Aaron Marcovy, Director, Business Engagement, Business Volunteers Unlimited
“I mean…how many times can you say you felt like Superman…as an accountant?” This was the question a colleague asked, and I immediately replied, “Well, you do look like mild-mannered Clark Kent with those glasses on.” We had a good laugh, but I knew what he meant. We recently completed a volunteer engagement where our accounting powers had been used for the forces of good – and there was something special about doing it for the nonprofit community.
Skills-Based Volunteering – often referred to as “pro bono” – is using your professional skills to make a meaningful impact at a nonprofit.
90% of Fortune 500 companies headquartered in the U.S. have a corporate volunteer program and research shows that when employees volunteer their time, they improve their work performance. Team work is improved through volunteerism when the volunteer adapts to fit the needs and expectations of a new group of people. When volunteers lend their skills, they are challenged in ways that may fit their occupational theme, but are almost certainly a variation on their typical work patterns.
The experience of volunteering itself is paramount to create a culture of volunteerism. In the case of legal pro bono work, the reasons for volunteering have long been held as “practical, tactical, and ethical.” Practical – to gain experience; tactical – to practice in a different context with potential business/marketing development opportunities; and ethical – because it is the right thing to do. Many proponents of this simple credo, warn against “pushing” or mandating this type of volunteer work. Having a good community engagement program comes down to one thing: culture. In a workplace culture where helping others in a “pro-social” way is important, volunteerism increases because the self-motivating / intrinsic value is sustainable, while the extrinsic “my boss told me to do it” still gets a job done, but not in a sustained way. It is fair to say that “iron sharpens iron” in a cultural context. A culture of volunteerism begets a culture of volunteerism.
So, how do you start? There are a few ways to start a culture of “iron sharpening iron” for your business.
Step 1: Define your Pro Bono
Are you a law firm? Accountancy? School? Factory? Identify the skills your employees have to offer, and group them accordingly. Up to 23% of the people that volunteer from within a particular industry provide professionally-related skills-based service, meeting a huge portion of the community’s needs.
Step 2: Working ≠ Volunteering. Split it Out for your Culture.
Your volunteers are not at work – and they need to know that. Consider granting your employees “volunteer time off,” or a “service day.” That plays well with the concept of Step 3, Make it Easy. Volunteers must be aware that regardless of the creature comforts or convenience that their employers might furnish, the pro bono consultant is working for another, separate organization.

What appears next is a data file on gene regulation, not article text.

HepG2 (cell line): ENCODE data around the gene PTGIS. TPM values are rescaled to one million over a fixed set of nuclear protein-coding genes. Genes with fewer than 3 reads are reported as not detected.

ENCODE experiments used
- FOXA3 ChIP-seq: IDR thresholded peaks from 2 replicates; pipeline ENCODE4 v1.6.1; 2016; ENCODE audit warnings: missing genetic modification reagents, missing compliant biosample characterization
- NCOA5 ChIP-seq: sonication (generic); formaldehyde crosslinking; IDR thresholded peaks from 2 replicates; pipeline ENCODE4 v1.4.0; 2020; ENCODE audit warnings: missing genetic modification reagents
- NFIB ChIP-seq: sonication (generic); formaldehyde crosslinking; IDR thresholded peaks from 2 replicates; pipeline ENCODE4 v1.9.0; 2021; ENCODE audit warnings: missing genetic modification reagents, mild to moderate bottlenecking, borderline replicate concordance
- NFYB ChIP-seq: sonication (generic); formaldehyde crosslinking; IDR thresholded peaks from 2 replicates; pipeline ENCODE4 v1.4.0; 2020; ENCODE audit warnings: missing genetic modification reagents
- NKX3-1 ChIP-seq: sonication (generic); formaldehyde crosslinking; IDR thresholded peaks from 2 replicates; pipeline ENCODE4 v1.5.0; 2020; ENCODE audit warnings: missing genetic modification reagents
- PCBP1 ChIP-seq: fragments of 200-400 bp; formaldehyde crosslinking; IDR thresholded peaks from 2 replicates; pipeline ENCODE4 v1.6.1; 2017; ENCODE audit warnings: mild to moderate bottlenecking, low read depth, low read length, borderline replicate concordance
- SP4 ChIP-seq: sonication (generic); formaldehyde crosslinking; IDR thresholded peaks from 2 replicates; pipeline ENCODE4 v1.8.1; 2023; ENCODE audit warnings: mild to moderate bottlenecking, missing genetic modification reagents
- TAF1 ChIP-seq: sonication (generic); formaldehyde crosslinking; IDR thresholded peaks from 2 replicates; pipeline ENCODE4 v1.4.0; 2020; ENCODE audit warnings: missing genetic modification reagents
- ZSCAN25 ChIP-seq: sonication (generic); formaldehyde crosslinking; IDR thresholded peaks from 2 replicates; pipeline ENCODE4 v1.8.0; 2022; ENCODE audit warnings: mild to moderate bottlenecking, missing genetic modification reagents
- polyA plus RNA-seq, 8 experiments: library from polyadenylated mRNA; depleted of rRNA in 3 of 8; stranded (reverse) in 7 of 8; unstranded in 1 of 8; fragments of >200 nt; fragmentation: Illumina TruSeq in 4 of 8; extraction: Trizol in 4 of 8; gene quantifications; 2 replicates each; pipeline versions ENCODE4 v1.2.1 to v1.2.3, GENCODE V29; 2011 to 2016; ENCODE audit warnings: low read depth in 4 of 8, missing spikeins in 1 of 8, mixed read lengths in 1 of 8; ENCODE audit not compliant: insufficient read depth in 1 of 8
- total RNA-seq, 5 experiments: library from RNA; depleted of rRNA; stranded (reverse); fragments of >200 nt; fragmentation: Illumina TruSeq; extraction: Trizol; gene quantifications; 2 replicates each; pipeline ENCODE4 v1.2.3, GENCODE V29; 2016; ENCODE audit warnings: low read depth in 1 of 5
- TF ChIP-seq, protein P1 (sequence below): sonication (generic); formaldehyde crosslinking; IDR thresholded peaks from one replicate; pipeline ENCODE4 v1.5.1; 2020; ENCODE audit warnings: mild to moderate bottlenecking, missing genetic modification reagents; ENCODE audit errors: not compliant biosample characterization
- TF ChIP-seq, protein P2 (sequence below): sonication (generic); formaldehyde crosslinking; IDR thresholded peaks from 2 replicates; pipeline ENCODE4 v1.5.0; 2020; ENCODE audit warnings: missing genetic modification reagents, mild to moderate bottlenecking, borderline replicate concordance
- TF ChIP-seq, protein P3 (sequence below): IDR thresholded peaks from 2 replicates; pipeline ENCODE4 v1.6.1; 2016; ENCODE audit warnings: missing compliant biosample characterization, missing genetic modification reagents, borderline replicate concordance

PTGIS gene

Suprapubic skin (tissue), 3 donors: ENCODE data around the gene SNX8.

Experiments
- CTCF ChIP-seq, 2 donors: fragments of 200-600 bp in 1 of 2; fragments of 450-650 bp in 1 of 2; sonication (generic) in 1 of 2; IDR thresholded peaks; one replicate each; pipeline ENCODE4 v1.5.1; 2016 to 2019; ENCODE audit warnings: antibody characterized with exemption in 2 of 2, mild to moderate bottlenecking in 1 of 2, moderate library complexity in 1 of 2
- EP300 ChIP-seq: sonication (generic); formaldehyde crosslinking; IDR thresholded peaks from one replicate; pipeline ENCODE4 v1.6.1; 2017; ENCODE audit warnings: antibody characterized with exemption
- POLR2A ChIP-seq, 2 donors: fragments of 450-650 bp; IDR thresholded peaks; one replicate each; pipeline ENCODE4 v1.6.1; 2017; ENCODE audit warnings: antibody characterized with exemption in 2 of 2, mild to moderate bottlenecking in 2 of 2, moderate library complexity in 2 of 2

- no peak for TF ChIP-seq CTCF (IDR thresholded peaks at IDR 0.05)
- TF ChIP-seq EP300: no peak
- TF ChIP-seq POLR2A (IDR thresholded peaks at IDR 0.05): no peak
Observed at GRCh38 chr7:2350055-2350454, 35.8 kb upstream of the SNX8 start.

Step 3: Make it Easy – Low Barriers to Volunteer Entry and Exit
Business Volunteers Unlimited does a lot of the heavy lifting when it comes to creating low barriers of “entry and exit” for volunteers. We work with the nonprofit to clearly define the scope of their need/project. The project scope is then shared with the volunteer. The engagement starts with clear expectations and deliverables. When you craft your program, the typical pro bono consultant wants to a) walk in; b) fill the need, and c) leave knowing they made a meaningful impact.
Step 4: Eliminate the “Helicopter Boss” Effect
It is crucial for the volunteer to feel empowered and responsible for their activities; by functioning without their typical work-world supervisor, a volunteer can embrace a pure form of work, one that has an intrinsic motivation for doing well for the benefit of the nonprofit. Supervisors and companies should facilitate … not hover. Supervisors must take an approach that encourages an autonomy-supportive “work” environment.
Step 5: Document and Celebrate
Each volunteer will have a slightly different experience, but that is part of the magic of creating a culture of volunteerism. When multiple employees engage in skills-based volunteer projects, gather the volunteers together, celebrate the work they’ve accomplished, and have them share experiences. Their peers within the group will have a frame of reference and bond over doing good.creai.
When establishing a skills-based volunteer program, a business must establish a scenario where the “iron” of a business professional and the “iron” of a nonprofit sharpens one another. At BVU, we help businesses put these programs together every day, and know when professionals are empowered, motivated, and encouraged, they walk away from those experiences feeling like a superhero.
 Boccalandro, B. (2009). Mapping Success in Employee Volunteering: The Drivers of Effectiveness for Employee Volunteering Giving Programs and Fortune 500 Performance. Boston, MA: Boston College Center for Corporate Citizenship.
 McKeown, Paul (2017). Pro bono: what’s in it for law students? The students’
perspective. International Journal of Clinical Legal Education, 24 (2). pp. 43-80. ISSN 1467-1069 weblink
 Parker, Stephen. (2001). ‘Why Lawyers Should Do Pro Bono Work’ Law in Context: A Socio-Legal
 Corporation for National and Community Service- Office of Research and Policy Development, 2008
 Haivas, S., Hofmans, J., & Pepermans, R. (2012). Self-determination theory as a framework for exploring the impact of the organizational context on volunteer motivation. Nonprofit and Voluntary Sector Quarterly, 41, 1195–1214